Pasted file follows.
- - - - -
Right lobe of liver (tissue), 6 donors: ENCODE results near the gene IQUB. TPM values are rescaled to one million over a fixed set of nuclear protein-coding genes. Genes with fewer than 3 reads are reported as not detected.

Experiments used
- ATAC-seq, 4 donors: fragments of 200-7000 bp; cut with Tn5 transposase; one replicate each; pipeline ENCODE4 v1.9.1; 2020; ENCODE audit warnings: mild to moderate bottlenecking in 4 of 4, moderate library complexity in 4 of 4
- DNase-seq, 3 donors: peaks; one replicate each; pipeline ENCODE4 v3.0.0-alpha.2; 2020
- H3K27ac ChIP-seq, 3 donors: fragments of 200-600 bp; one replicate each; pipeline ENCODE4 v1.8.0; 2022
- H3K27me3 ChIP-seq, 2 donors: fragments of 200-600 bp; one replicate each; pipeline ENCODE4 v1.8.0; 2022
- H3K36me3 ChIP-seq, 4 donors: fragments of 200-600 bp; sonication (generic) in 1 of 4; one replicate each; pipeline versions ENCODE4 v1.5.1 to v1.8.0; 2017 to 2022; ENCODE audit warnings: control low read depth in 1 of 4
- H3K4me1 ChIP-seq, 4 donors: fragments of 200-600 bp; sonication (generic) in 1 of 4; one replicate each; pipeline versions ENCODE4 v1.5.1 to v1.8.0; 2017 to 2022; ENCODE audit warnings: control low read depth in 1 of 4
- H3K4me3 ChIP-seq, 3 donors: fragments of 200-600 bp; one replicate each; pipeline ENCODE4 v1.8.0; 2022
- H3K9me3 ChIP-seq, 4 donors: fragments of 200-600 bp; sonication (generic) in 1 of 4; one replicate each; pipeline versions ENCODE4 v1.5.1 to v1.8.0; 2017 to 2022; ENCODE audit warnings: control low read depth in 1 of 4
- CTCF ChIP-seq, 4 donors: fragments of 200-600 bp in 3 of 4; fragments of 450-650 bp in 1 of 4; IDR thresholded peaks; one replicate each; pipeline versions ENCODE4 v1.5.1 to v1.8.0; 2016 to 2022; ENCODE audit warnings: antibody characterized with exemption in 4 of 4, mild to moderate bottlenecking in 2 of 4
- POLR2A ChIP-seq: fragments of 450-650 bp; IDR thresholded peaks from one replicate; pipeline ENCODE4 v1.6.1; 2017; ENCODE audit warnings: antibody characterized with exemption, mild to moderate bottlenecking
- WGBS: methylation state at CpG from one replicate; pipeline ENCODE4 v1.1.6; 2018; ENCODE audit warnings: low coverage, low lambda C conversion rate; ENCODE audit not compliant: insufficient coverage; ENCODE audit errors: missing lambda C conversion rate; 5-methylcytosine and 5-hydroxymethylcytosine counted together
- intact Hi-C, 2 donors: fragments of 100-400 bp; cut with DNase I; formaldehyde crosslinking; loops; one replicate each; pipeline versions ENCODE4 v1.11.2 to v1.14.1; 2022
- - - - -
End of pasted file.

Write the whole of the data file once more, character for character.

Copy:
Right lobe of liver (tissue), 6 donors: ENCODE results near the gene IQUB. TPM values are rescaled to one million over a fixed set of nuclear protein-coding genes. Genes with fewer than 3 reads are reported as not detected.

Experiments used
- ATAC-seq, 4 donors: fragments of 200-7000 bp; cut with Tn5 transposase; one replicate each; pipeline ENCODE4 v1.9.1; 2020; ENCODE audit warnings: mild to moderate bottlenecking in 4 of 4, moderate library complexity in 4 of 4
- DNase-seq, 3 donors: peaks; one replicate each; pipeline ENCODE4 v3.0.0-alpha.2; 2020
- H3K27ac ChIP-seq, 3 donors: fragments of 200-600 bp; one replicate each; pipeline ENCODE4 v1.8.0; 2022
- H3K27me3 ChIP-seq, 2 donors: fragments of 200-600 bp; one replicate each; pipeline ENCODE4 v1.8.0; 2022
- H3K36me3 ChIP-seq, 4 donors: fragments of 200-600 bp; sonication (generic) in 1 of 4; one replicate each; pipeline versions ENCODE4 v1.5.1 to v1.8.0; 2017 to 2022; ENCODE audit warnings: control low read depth in 1 of 4
- H3K4me1 ChIP-seq, 4 donors: fragments of 200-600 bp; sonication (generic) in 1 of 4; one replicate each; pipeline versions ENCODE4 v1.5.1 to v1.8.0; 2017 to 2022; ENCODE audit warnings: control low read depth in 1 of 4
- H3K4me3 ChIP-seq, 3 donors: fragments of 200-600 bp; one replicate each; pipeline ENCODE4 v1.8.0; 2022
- H3K9me3 ChIP-seq, 4 donors: fragments of 200-600 bp; sonication (generic) in 1 of 4; one replicate each; pipeline versions ENCODE4 v1.5.1 to v1.8.0; 2017 to 2022; ENCODE audit warnings: control low read depth in 1 of 4
- CTCF ChIP-seq, 4 donors: fragments of 200-600 bp in 3 of 4; fragments of 450-650 bp in 1 of 4; IDR thresholded peaks; one replicate each; pipeline versions ENCODE4 v1.5.1 to v1.8.0; 2016 to 2022; ENCODE audit warnings: antibody characterized with exemption in 4 of 4, mild to moderate bottlenecking in 2 of 4
- POLR2A ChIP-seq: fragments of 450-650 bp; IDR thresholded peaks from one replicate; pipeline ENCODE4 v1.6.1; 2017; ENCODE audit warnings: antibody characterized with exemption, mild to moderate bottlenecking
- WGBS: methylation state at CpG from one replicate; pipeline ENCODE4 v1.1.6; 2018; ENCODE audit warnings: low coverage, low lambda C conversion rate; ENCODE audit not compliant: insufficient coverage; ENCODE audit errors: missing lambda C conversion rate; 5-methylcytosine and 5-hydroxymethylcytosine counted together
- intact Hi-C, 2 donors: fragments of 100-400 bp; cut with DNase I; formaldehyde crosslinking; loops; one replicate each; pipeline versions ENCODE4 v1.11.2 to v1.14.1; 2022